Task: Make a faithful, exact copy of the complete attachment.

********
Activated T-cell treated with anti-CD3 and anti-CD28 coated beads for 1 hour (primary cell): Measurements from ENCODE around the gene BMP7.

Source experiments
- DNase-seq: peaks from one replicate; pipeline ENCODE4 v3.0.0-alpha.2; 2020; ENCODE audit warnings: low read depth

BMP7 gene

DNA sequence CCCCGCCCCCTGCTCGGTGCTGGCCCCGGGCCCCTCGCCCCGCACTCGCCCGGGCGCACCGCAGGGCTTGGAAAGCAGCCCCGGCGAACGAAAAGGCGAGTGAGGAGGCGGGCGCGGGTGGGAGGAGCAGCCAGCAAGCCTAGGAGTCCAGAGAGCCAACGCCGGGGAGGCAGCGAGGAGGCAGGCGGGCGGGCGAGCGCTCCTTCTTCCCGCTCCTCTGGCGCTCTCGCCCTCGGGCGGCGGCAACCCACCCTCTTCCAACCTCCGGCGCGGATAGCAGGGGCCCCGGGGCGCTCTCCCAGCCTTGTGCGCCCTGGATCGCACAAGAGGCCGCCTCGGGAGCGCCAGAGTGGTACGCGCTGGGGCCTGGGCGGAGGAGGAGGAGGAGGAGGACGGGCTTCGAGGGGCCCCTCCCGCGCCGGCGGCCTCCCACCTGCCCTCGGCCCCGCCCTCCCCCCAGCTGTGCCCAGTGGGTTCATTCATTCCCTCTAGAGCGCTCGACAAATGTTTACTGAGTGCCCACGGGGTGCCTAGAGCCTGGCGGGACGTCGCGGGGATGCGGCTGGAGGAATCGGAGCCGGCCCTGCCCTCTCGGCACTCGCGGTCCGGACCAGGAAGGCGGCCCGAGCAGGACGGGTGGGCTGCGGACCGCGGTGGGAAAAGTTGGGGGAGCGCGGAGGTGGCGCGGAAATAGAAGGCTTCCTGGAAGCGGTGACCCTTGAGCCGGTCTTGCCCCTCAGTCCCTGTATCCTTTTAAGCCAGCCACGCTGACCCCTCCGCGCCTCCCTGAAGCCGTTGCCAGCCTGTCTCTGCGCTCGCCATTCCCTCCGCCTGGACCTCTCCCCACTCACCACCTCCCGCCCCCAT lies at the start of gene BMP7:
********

Activated T-cell treated with anti-CD3 and anti-CD28 coated beads for 1 hour (primary cell): Measurements from ENCODE around the gene BMP7.

Source experiments
- DNase-seq: peaks from one replicate; pipeline ENCODE4 v3.0.0-alpha.2; 2020; ENCODE audit warnings: low read depth

BMP7 gene

DNA sequence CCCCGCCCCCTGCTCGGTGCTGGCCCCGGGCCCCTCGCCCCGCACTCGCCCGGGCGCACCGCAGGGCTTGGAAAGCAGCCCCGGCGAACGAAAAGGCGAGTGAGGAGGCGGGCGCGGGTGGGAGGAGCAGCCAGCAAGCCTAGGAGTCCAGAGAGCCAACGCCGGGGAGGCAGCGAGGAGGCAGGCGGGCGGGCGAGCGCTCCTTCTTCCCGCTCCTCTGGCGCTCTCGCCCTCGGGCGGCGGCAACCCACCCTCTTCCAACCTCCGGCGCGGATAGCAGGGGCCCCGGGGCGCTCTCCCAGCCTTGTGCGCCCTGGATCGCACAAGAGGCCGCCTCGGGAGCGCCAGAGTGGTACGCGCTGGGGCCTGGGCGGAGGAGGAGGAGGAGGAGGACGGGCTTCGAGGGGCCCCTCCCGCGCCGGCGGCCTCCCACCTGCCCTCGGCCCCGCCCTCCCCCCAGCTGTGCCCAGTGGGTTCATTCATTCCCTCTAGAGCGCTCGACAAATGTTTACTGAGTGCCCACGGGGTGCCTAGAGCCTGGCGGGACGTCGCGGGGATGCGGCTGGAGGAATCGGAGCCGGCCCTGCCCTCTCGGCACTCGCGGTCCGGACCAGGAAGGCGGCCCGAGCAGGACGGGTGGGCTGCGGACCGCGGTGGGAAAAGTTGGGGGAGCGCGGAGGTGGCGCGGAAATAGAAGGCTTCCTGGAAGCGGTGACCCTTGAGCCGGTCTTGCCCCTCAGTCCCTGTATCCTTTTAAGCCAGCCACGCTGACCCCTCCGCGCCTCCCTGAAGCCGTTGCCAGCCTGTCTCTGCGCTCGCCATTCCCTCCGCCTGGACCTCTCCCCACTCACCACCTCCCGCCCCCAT lies at the start of gene BMP7: